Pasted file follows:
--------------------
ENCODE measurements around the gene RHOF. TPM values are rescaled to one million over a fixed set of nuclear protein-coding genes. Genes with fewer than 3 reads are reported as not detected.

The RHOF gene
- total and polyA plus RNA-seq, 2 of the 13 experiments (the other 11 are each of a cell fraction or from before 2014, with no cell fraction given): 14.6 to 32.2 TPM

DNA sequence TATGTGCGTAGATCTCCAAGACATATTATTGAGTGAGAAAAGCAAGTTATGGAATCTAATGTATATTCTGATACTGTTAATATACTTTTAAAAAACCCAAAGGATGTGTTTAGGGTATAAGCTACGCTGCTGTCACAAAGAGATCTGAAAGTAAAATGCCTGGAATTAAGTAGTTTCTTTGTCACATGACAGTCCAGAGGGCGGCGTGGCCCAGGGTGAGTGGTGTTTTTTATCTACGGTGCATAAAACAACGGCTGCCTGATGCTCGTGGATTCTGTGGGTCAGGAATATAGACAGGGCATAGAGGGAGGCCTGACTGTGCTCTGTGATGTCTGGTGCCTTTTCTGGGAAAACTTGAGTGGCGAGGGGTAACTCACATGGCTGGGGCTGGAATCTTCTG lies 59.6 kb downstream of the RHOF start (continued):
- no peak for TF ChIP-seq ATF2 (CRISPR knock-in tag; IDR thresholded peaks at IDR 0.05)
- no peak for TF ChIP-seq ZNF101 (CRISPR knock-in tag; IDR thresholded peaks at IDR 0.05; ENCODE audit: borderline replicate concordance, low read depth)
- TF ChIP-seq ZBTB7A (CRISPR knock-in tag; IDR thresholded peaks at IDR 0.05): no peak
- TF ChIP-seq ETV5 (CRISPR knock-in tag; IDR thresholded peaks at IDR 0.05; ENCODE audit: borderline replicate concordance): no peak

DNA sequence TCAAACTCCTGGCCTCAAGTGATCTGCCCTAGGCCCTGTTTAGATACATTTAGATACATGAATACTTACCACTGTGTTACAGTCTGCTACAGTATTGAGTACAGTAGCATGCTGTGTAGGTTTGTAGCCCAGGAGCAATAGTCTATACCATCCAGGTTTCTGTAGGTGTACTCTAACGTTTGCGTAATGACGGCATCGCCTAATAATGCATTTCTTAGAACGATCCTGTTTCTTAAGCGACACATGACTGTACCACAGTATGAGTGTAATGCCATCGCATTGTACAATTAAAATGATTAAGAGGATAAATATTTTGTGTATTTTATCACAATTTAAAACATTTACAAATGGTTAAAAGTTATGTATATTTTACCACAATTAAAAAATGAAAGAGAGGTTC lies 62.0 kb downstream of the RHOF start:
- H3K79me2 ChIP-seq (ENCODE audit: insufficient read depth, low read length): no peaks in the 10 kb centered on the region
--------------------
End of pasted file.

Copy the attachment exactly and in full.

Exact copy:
ENCODE measurements around the gene RHOF. TPM values are rescaled to one million over a fixed set of nuclear protein-coding genes. Genes with fewer than 3 reads are reported as not detected.

The RHOF gene
- total and polyA plus RNA-seq, 2 of the 13 experiments (the other 11 are each of a cell fraction or from before 2014, with no cell fraction given): 14.6 to 32.2 TPM

DNA sequence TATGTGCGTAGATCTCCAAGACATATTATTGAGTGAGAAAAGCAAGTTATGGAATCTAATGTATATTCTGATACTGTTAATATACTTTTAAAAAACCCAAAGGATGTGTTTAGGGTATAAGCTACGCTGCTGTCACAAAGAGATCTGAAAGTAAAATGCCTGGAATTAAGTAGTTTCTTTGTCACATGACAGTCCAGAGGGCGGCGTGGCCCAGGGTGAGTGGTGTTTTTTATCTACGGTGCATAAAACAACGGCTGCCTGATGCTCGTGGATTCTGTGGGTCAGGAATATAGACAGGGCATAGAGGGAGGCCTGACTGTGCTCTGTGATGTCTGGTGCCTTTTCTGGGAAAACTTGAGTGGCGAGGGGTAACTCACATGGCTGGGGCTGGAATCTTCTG lies 59.6 kb downstream of the RHOF start (continued):
- no peak for TF ChIP-seq ATF2 (CRISPR knock-in tag; IDR thresholded peaks at IDR 0.05)
- no peak for TF ChIP-seq ZNF101 (CRISPR knock-in tag; IDR thresholded peaks at IDR 0.05; ENCODE audit: borderline replicate concordance, low read depth)
- TF ChIP-seq ZBTB7A (CRISPR knock-in tag; IDR thresholded peaks at IDR 0.05): no peak
- TF ChIP-seq ETV5 (CRISPR knock-in tag; IDR thresholded peaks at IDR 0.05; ENCODE audit: borderline replicate concordance): no peak

DNA sequence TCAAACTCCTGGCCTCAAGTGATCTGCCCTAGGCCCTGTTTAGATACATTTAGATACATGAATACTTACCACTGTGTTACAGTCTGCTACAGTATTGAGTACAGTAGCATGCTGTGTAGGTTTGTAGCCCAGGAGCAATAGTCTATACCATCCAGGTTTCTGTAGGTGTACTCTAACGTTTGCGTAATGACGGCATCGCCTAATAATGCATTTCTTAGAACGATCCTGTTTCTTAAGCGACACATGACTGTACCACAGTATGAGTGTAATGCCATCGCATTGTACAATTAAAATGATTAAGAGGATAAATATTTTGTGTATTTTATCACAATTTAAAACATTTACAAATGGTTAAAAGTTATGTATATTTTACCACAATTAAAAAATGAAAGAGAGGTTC lies 62.0 kb downstream of the RHOF start:
- H3K79me2 ChIP-seq (ENCODE audit: insufficient read depth, low read length): no peaks in the 10 kb centered on the region